It seems there is at least one running back in every class who you really want to like, but when the dust settles on NFL Draft season there just isn’t enough evidence pointing towards a success story. But maybe that running back defies the odds. It’s definitely possible. Is it likely? That probably isn’t the word.
This year that running back is John Kelly for many people. His overall prospect profile has plenty of holes in it but let’s try and figure out if he could or should succeed in the NFL.
When it comes to “complete production profiles” John Kelly doesn’t exactly check that box.
Statistics from sports-reference.com.
But let’s take a closer look to understand the context Kelly was forced into.
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When Kelly joined the Tennessee Volunteers in 2015, he was a three-star recruit buried behind future NFL Star Alvin Kamara and a big bruising back in Jalen Hurd. There wasn’t much work to go around for the young, unproven back.
When 2016 came, both Kamara and Hurd were still around, but Kelly’s talent was too much to ignore for the Tennessee coaching staff. He still only logged the third most backfield touches, but he closed the gap there and actually led the volunteers in rushing yards. After Hurd and Kamara left following the 2016 season it was clear Kelly was in for a huge role. But could he be a feature for Tennessee? He had only caught six career receptions at that point.
In 2017, Kelly answered that question with an emphatic “yes” to his critics. Kelly kicked off the 2017 season with three unbelievable games against Georgia Tech, Indiana State, and Florida. He posted at least 140 yards from scrimmage and five receptions in all three games. And even when defenses adjusted, trying to slow Kelly down, it didn’t matter. Through those three games, Kelly was averaging more than seven yards per carry against boxes with an extra defender.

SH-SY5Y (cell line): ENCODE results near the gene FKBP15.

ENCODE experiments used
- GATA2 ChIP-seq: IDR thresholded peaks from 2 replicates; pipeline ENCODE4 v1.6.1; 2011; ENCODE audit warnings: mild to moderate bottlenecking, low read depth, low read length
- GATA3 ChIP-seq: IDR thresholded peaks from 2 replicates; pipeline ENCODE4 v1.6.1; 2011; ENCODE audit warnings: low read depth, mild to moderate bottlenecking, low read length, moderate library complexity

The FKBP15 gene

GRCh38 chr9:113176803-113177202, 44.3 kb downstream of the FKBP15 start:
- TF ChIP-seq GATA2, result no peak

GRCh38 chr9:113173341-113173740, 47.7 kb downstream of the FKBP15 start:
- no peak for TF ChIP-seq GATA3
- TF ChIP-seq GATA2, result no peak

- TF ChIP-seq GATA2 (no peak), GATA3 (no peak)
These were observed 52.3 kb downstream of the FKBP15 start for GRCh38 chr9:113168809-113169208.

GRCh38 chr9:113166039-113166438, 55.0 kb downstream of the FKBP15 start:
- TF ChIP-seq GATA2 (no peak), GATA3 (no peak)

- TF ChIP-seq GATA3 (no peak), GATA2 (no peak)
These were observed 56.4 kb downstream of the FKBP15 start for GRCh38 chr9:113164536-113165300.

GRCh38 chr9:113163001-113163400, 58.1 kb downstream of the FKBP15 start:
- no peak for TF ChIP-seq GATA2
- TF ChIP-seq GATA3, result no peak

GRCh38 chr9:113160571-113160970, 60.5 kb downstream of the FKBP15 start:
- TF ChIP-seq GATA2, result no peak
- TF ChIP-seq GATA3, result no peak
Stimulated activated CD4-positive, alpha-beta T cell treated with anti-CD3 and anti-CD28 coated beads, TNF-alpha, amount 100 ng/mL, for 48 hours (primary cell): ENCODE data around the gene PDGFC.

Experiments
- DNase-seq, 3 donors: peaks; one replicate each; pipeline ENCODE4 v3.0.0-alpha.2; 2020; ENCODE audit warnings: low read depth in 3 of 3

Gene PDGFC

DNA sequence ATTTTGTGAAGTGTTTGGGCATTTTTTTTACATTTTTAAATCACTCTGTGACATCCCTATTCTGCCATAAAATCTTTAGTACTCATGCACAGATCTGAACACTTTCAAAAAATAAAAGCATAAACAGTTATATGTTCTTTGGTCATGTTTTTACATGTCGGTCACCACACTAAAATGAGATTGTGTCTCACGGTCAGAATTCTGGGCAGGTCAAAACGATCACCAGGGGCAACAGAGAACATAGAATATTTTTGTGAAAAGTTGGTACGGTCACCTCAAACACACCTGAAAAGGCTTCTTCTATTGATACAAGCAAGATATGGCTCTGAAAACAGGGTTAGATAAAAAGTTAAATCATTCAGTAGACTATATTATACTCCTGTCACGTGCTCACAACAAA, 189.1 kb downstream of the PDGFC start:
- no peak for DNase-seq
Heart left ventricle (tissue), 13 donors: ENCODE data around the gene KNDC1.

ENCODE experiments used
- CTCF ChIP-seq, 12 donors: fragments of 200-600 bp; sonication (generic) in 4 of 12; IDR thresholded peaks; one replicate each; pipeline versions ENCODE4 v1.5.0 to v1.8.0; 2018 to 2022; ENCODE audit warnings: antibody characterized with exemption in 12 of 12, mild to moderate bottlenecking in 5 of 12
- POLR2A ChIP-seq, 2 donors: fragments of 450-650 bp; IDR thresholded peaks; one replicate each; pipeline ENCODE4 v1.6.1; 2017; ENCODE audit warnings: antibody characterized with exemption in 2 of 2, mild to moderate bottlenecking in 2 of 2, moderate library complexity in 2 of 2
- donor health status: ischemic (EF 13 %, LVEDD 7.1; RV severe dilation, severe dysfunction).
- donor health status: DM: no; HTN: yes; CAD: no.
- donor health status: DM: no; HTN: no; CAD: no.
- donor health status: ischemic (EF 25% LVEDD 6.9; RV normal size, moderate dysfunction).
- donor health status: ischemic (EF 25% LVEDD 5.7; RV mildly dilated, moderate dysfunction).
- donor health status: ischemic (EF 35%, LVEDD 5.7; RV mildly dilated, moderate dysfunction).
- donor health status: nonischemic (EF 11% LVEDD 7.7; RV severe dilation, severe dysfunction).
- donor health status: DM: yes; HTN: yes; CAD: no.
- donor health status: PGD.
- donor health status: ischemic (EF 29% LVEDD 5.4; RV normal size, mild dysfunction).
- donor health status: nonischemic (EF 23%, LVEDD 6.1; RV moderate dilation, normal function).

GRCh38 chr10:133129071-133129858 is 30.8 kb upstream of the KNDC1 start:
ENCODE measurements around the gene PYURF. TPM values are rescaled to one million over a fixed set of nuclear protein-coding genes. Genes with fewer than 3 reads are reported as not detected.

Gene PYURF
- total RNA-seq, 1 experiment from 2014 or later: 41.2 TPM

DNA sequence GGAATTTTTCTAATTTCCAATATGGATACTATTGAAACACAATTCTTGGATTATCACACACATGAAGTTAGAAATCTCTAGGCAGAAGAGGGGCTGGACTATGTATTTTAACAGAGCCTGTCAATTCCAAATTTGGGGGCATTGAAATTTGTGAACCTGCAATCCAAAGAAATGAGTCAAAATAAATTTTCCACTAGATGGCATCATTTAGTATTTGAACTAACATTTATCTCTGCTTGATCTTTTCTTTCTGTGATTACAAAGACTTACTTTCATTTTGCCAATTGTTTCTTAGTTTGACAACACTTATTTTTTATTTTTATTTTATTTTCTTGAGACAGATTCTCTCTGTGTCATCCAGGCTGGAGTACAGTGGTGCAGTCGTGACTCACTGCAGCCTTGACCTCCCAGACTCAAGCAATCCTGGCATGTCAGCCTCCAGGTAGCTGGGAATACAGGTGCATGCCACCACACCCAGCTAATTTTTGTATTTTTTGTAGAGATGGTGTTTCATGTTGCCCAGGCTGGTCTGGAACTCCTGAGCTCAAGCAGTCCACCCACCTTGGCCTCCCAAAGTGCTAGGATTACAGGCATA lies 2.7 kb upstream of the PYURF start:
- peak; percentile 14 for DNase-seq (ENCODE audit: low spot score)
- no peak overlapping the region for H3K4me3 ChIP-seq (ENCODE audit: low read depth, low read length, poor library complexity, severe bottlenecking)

However, the Tennessee offense imploded shortly thereafter thanks to a mess at quarterback and a coaching staff that quickly found itself on the way out the door. Kelly failed to eclipse 80 rushing yards in any of his last seven games for Tennessee. He only reached five receptions in one game down that same stretch.
The truth is Kelly’s production profile just doesn’t tell the whole story. But regardless of the context, Kelly simply did not consistently dominate at the collegiate level. Should we believe he can dominate in the NFL?
If there is anything that provides some reason to be optimistic, it’s Kelly’s film. Not only does he put together some fun highlights like the ones below but he demonstrates some traits that definitely translate to the pros.
The first thing that probably stands out about John Kelly is his ferocious play style. Even though he’s not exactly huge, Kelly has no problem finishing through contact. You may hear some loud takes about how a smaller satellite back won’t be able to do that in pros, but don’t let that fool you.